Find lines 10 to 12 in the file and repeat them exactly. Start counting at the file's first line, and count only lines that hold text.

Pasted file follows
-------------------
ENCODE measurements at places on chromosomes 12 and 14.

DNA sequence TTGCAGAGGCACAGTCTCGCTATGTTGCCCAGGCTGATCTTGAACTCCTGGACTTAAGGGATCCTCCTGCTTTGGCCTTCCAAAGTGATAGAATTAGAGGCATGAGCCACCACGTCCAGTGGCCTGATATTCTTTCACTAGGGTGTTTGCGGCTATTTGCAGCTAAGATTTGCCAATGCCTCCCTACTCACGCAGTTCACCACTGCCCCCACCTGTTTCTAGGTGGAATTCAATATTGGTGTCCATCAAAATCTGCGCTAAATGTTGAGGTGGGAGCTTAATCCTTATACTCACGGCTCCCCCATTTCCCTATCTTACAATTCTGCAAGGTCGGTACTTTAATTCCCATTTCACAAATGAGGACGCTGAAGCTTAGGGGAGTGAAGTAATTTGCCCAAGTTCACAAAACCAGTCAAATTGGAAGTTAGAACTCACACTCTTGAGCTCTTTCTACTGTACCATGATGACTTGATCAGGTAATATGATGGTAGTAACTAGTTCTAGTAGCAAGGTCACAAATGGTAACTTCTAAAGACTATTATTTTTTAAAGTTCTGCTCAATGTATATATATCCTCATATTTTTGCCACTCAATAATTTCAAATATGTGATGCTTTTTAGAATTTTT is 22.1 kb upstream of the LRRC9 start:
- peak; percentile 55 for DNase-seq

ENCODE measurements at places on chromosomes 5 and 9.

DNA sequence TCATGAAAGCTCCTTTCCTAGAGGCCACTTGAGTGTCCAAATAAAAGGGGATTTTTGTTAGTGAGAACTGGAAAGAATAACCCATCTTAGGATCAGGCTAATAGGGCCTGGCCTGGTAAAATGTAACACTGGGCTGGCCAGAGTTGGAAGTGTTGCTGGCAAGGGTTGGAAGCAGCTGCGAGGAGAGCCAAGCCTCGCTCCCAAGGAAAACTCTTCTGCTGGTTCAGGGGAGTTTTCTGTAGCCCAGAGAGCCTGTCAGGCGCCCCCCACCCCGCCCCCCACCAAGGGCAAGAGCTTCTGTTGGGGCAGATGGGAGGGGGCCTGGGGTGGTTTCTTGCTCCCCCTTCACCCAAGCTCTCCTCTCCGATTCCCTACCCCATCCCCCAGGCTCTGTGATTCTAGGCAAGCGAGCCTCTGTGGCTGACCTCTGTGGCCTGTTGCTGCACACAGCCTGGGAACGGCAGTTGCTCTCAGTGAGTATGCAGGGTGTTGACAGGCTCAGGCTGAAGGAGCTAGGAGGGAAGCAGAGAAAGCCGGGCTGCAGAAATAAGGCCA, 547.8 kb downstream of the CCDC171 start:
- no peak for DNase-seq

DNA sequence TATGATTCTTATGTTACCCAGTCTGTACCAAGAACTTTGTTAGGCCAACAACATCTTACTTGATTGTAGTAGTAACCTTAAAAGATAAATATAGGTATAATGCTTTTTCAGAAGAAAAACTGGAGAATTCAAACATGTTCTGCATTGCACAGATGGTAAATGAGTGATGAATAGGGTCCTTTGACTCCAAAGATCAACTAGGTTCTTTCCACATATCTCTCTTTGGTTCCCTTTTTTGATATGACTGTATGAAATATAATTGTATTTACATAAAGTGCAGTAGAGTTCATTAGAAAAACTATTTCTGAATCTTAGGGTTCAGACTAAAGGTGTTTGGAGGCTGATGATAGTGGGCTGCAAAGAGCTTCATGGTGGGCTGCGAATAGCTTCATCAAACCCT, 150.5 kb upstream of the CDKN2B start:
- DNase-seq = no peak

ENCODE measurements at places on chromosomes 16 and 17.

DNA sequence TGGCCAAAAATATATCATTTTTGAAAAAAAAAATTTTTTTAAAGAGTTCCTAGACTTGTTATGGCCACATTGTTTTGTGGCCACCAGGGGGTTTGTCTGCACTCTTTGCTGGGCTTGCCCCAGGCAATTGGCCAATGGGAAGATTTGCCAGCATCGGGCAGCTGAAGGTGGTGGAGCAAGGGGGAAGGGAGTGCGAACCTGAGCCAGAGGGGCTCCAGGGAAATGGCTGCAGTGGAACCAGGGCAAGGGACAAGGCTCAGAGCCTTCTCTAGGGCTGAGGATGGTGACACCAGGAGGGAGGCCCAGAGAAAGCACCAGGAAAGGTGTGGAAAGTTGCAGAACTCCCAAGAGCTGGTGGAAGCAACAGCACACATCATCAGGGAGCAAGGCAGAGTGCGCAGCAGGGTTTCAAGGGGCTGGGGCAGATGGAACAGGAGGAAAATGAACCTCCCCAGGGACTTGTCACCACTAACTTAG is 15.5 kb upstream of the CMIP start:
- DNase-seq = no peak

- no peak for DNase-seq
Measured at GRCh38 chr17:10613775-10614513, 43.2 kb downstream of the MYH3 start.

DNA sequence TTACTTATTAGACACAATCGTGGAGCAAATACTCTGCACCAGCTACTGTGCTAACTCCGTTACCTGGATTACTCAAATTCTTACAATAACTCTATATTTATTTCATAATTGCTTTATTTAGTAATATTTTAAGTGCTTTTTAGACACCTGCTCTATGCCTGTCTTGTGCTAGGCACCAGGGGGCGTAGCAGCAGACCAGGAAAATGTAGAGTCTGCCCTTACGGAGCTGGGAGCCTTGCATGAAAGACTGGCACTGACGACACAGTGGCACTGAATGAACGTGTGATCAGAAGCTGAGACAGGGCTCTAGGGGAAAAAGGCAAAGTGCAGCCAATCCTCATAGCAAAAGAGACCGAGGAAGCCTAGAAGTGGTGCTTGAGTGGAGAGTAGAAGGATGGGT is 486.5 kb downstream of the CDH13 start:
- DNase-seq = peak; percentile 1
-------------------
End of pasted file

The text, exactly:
DNA sequence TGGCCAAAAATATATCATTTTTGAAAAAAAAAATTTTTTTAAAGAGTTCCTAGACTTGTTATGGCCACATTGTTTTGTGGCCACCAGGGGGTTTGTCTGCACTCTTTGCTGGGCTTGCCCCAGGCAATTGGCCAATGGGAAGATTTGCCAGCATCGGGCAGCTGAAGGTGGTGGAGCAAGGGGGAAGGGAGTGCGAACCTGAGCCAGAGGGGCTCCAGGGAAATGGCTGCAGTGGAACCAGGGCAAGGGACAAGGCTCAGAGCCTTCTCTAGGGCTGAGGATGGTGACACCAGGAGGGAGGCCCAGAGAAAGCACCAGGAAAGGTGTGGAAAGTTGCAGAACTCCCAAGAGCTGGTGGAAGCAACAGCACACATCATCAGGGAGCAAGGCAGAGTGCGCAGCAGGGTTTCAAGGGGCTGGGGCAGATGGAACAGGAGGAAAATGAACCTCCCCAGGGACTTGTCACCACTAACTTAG is 15.5 kb upstream of the CMIP start:
- DNase-seq = no peak

- no peak for DNase-seq